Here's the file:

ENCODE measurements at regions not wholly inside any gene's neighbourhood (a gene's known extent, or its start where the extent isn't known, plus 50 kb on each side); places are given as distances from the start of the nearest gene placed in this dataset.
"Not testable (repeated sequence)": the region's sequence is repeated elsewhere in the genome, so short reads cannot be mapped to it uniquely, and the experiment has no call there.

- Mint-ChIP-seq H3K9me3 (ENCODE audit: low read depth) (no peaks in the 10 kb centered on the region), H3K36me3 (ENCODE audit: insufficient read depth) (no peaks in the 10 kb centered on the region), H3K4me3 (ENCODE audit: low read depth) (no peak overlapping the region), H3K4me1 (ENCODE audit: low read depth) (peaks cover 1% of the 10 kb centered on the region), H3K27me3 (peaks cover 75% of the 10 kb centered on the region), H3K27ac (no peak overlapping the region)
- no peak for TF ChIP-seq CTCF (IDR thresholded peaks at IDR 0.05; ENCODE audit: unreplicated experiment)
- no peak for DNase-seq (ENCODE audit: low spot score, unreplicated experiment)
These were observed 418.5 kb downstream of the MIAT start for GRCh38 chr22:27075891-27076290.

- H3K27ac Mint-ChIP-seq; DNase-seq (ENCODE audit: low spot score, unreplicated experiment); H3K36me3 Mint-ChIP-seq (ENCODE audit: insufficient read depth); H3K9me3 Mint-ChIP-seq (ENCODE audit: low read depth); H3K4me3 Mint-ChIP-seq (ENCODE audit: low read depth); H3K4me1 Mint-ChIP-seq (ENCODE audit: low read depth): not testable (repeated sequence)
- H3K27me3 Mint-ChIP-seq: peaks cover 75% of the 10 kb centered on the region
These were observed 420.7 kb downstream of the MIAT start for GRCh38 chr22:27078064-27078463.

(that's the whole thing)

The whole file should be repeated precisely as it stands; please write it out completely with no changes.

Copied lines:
ENCODE measurements at regions not wholly inside any gene's neighbourhood (a gene's known extent, or its start where the extent isn't known, plus 50 kb on each side); places are given as distances from the start of the nearest gene placed in this dataset.
"Not testable (repeated sequence)": the region's sequence is repeated elsewhere in the genome, so short reads cannot be mapped to it uniquely, and the experiment has no call there.

- Mint-ChIP-seq H3K9me3 (ENCODE audit: low read depth) (no peaks in the 10 kb centered on the region), H3K36me3 (ENCODE audit: insufficient read depth) (no peaks in the 10 kb centered on the region), H3K4me3 (ENCODE audit: low read depth) (no peak overlapping the region), H3K4me1 (ENCODE audit: low read depth) (peaks cover 1% of the 10 kb centered on the region), H3K27me3 (peaks cover 75% of the 10 kb centered on the region), H3K27ac (no peak overlapping the region)
- no peak for TF ChIP-seq CTCF (IDR thresholded peaks at IDR 0.05; ENCODE audit: unreplicated experiment)
- no peak for DNase-seq (ENCODE audit: low spot score, unreplicated experiment)
These were observed 418.5 kb downstream of the MIAT start for GRCh38 chr22:27075891-27076290.

- H3K27ac Mint-ChIP-seq; DNase-seq (ENCODE audit: low spot score, unreplicated experiment); H3K36me3 Mint-ChIP-seq (ENCODE audit: insufficient read depth); H3K9me3 Mint-ChIP-seq (ENCODE audit: low read depth); H3K4me3 Mint-ChIP-seq (ENCODE audit: low read depth); H3K4me1 Mint-ChIP-seq (ENCODE audit: low read depth): not testable (repeated sequence)
- H3K27me3 Mint-ChIP-seq: peaks cover 75% of the 10 kb centered on the region
These were observed 420.7 kb downstream of the MIAT start for GRCh38 chr22:27078064-27078463.